According to the National Highway Traffic Safety Administration there are four easy steps to protecting your children while riding in the vehicle. Each of the four steps is a specific car seat that is designed for certain stages of your child’s development. By following these recommendations one can rest assured that their child will be protected when traveling in the family car.
#1 – The first step is a rear facing car seat, typically a five point harness, that is intended for children from birth until a minimum age of one year and at least 20 pounds. This can be either an infant seat or a convertible seat. During this stage, children should always ride in the back seat of the vehicle. Many car seats on the market will accommodate a child beyond these minimums, and in fact, the American Academy of Pediatrics recently published an article encouraging keeping children facing the rear of the vehicle until age 2 due to research showing they are up to 5 times safer than when forward facing.
#2 – Once your child has grown past the first step, they are ready to move on to the second stage of the National Highway Traffic Safety Administrations guidelines. The second stage recommends a forward facing car seat with a five point harness located in the back seat of the vehicle. This stage is for children who are AT LEAST one year and weigh more than twenty pounds (see note above) until the child is a minimum of four years old and forty pounds.
#3 – The third stage is for children four years and older who weigh at least forty pounds. Children in this category qualify to ride in a seat belt positioning booster seat. While these children need to remain the back seat, they are now able to use the adult seat belt that is provided with the vehicle. It is important to help these children to learn how to properly use the adult seat belt by reminding them that the lap portion of the belt should fit snugly across their lap and the shoulder part should always be across their midsection with the shoulder part resting directly on their shoulder. Children should remain in this stage until they are at least 4’9” tall and eight years old.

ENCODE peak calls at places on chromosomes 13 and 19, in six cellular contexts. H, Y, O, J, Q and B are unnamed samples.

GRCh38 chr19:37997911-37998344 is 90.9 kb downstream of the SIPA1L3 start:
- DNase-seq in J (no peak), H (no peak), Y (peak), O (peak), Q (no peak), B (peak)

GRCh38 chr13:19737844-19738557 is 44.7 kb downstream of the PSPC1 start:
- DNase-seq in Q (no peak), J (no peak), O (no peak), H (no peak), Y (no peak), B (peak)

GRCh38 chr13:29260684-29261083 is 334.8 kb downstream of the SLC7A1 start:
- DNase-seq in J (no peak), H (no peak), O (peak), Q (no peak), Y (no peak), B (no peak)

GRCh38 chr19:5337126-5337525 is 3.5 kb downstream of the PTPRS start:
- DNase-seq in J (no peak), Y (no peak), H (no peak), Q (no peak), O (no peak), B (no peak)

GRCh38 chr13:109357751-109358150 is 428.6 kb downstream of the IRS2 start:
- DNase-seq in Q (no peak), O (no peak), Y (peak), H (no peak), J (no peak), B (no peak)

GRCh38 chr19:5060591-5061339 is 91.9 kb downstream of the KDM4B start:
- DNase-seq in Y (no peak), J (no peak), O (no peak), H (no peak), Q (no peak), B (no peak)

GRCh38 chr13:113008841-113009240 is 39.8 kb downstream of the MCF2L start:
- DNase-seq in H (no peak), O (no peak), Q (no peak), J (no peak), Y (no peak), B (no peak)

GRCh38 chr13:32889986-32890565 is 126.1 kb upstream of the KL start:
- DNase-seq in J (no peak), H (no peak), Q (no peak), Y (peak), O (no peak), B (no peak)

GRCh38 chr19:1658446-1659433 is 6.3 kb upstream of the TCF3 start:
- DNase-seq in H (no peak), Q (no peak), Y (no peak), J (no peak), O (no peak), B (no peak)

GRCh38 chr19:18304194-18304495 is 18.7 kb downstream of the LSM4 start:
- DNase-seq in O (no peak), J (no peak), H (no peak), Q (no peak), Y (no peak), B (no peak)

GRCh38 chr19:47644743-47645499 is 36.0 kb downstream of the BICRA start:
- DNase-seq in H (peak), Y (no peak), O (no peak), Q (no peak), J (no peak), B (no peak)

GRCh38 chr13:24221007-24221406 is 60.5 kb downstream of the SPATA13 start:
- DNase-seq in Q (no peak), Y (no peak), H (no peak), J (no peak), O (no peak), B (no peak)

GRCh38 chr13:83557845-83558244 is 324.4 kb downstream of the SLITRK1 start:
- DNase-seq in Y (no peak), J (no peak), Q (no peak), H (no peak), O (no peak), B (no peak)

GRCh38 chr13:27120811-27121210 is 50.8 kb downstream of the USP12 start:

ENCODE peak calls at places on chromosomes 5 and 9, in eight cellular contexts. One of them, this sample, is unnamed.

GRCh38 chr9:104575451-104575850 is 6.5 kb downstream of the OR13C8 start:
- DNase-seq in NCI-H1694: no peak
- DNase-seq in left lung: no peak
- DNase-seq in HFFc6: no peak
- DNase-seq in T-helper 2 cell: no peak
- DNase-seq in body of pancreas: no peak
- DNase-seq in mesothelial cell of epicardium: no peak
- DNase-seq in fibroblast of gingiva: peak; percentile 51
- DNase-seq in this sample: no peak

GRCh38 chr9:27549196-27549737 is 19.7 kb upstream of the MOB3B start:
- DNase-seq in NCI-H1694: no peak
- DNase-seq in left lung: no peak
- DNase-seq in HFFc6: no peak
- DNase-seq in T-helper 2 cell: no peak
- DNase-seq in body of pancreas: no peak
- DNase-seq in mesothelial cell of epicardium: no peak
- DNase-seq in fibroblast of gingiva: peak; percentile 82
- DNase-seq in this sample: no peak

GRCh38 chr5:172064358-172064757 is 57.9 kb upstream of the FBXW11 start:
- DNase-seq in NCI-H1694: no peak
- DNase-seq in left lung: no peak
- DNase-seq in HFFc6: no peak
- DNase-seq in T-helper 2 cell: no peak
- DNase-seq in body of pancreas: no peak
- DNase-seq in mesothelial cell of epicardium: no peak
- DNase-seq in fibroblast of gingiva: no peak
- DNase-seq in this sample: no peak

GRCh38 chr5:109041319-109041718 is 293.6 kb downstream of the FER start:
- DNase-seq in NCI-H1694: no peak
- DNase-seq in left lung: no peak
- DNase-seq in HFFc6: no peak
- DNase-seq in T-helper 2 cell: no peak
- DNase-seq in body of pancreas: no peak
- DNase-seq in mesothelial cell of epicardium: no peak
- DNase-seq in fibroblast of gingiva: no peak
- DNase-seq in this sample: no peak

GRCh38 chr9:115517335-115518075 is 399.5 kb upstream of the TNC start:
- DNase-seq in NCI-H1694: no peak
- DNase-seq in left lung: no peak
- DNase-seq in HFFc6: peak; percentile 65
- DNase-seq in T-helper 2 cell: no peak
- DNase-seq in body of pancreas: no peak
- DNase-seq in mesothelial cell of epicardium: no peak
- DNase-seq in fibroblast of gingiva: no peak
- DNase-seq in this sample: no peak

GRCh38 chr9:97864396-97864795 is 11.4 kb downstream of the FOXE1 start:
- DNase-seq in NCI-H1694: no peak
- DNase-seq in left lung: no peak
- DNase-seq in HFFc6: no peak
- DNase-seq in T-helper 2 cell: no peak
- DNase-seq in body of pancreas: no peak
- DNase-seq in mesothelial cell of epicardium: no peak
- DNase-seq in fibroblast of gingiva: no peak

#4 – The final stage that the National Highway Traffic Safety Administration recommends in for children eight years old and older who are at least 4’9” tall. At this point children no longer need to have a seat belt positioning booster seat and therefore are able to sit in the back seat as an adult would.
These four stages have been developed to help parents to understand how to be provide a safe vehicle experience. There are a few other recommendations that are provided in order to help give parents the best understanding of car seat safety that is possible. Below are a few of these recommendations.
- Car seats expire. You should always check with the manufacture date to insure that your seat has not expired. Six years is typically average, however you should always consult the manufacturer.
- Car seats should always be installed per the instructions that are provided by the manufacturer. If unsure of how to get the best fit find a technician to assist with the process.
- Never use a car seat after is has been involved in an automobile accident, even if the child is not in the seat.
- Always make sure that the harness straps are tightened to a point where the strap cannot be pinched.
- Always fill out the manufacture’s warranty card and mail it in as soon as possible. This helps to insure that you will be made aware of any recalls that may include your seat.
When in doubt ask a professional. A professional car seat technician has gone to hours worth of training and is well versed in how various car seat have been engineered to fit in vehicles. A car seat technician in your area can be found at http://www.nhtsa.dot.gov/cps/cpsfitting/index.cfm. Additionally, there are local car seat fitting checks offered periodically in Dallas-Fort Worth, so please watch the MomsOutLoud.com calendar as we’ll be placing every event we hear about on our list of events.
For more information on any of this information or to answer any further question you may have see the following webpages-
- www.nhtsa.gov. (Also check out their Ease of Use Ratings — a great way to see if the car seat you’re considering will be easy to use or a constant source of frustration. Has ratings for all types of car seats, infant through booster.)
Contributed by the Car Seat Specialists at Lone Star Baby & Kids, with stores in Dallas, Frisco, North Richland Hills.